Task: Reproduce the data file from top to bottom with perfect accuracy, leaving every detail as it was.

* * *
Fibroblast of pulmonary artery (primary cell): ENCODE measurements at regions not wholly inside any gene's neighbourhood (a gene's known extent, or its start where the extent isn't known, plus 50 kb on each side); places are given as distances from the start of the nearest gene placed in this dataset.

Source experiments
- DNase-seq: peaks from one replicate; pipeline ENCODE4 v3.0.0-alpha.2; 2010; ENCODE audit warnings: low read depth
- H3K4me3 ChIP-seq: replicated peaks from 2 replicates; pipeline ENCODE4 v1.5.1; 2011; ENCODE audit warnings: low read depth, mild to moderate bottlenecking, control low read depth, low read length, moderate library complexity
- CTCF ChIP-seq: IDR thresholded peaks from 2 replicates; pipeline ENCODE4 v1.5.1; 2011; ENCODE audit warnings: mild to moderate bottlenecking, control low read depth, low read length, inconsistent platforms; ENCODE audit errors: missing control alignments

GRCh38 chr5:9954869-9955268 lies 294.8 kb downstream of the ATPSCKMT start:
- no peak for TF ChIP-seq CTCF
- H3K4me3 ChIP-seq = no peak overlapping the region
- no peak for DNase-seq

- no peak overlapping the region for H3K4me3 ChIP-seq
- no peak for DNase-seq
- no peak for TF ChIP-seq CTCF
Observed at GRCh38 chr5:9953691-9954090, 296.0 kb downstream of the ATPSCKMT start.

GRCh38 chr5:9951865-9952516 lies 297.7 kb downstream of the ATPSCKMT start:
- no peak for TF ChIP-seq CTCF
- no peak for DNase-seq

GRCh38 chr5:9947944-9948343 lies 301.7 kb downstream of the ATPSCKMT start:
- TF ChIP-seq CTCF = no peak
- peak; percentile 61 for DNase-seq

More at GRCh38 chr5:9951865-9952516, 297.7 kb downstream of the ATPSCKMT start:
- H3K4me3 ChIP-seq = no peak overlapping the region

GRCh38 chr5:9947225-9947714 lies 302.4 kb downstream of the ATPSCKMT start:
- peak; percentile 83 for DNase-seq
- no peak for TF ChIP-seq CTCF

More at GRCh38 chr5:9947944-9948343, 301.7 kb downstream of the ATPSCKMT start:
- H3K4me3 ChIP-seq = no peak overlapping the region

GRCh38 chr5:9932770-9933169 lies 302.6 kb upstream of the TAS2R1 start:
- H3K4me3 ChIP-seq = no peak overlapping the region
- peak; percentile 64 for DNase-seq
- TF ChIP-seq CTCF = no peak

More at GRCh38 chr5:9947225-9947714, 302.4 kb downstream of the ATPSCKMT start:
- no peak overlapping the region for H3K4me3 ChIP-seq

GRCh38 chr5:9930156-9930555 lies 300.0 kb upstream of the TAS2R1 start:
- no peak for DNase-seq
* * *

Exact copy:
Fibroblast of pulmonary artery (primary cell): ENCODE measurements at regions not wholly inside any gene's neighbourhood (a gene's known extent, or its start where the extent isn't known, plus 50 kb on each side); places are given as distances from the start of the nearest gene placed in this dataset.

Source experiments
- DNase-seq: peaks from one replicate; pipeline ENCODE4 v3.0.0-alpha.2; 2010; ENCODE audit warnings: low read depth
- H3K4me3 ChIP-seq: replicated peaks from 2 replicates; pipeline ENCODE4 v1.5.1; 2011; ENCODE audit warnings: low read depth, mild to moderate bottlenecking, control low read depth, low read length, moderate library complexity
- CTCF ChIP-seq: IDR thresholded peaks from 2 replicates; pipeline ENCODE4 v1.5.1; 2011; ENCODE audit warnings: mild to moderate bottlenecking, control low read depth, low read length, inconsistent platforms; ENCODE audit errors: missing control alignments

GRCh38 chr5:9954869-9955268 lies 294.8 kb downstream of the ATPSCKMT start:
- no peak for TF ChIP-seq CTCF
- H3K4me3 ChIP-seq = no peak overlapping the region
- no peak for DNase-seq

- no peak overlapping the region for H3K4me3 ChIP-seq
- no peak for DNase-seq
- no peak for TF ChIP-seq CTCF
Observed at GRCh38 chr5:9953691-9954090, 296.0 kb downstream of the ATPSCKMT start.

GRCh38 chr5:9951865-9952516 lies 297.7 kb downstream of the ATPSCKMT start:
- no peak for TF ChIP-seq CTCF
- no peak for DNase-seq

GRCh38 chr5:9947944-9948343 lies 301.7 kb downstream of the ATPSCKMT start:
- TF ChIP-seq CTCF = no peak
- peak; percentile 61 for DNase-seq

More at GRCh38 chr5:9951865-9952516, 297.7 kb downstream of the ATPSCKMT start:
- H3K4me3 ChIP-seq = no peak overlapping the region

GRCh38 chr5:9947225-9947714 lies 302.4 kb downstream of the ATPSCKMT start:
- peak; percentile 83 for DNase-seq
- no peak for TF ChIP-seq CTCF

More at GRCh38 chr5:9947944-9948343, 301.7 kb downstream of the ATPSCKMT start:
- H3K4me3 ChIP-seq = no peak overlapping the region

GRCh38 chr5:9932770-9933169 lies 302.6 kb upstream of the TAS2R1 start:
- H3K4me3 ChIP-seq = no peak overlapping the region
- peak; percentile 64 for DNase-seq
- TF ChIP-seq CTCF = no peak

More at GRCh38 chr5:9947225-9947714, 302.4 kb downstream of the ATPSCKMT start:
- no peak overlapping the region for H3K4me3 ChIP-seq

GRCh38 chr5:9930156-9930555 lies 300.0 kb upstream of the TAS2R1 start:
- no peak for DNase-seq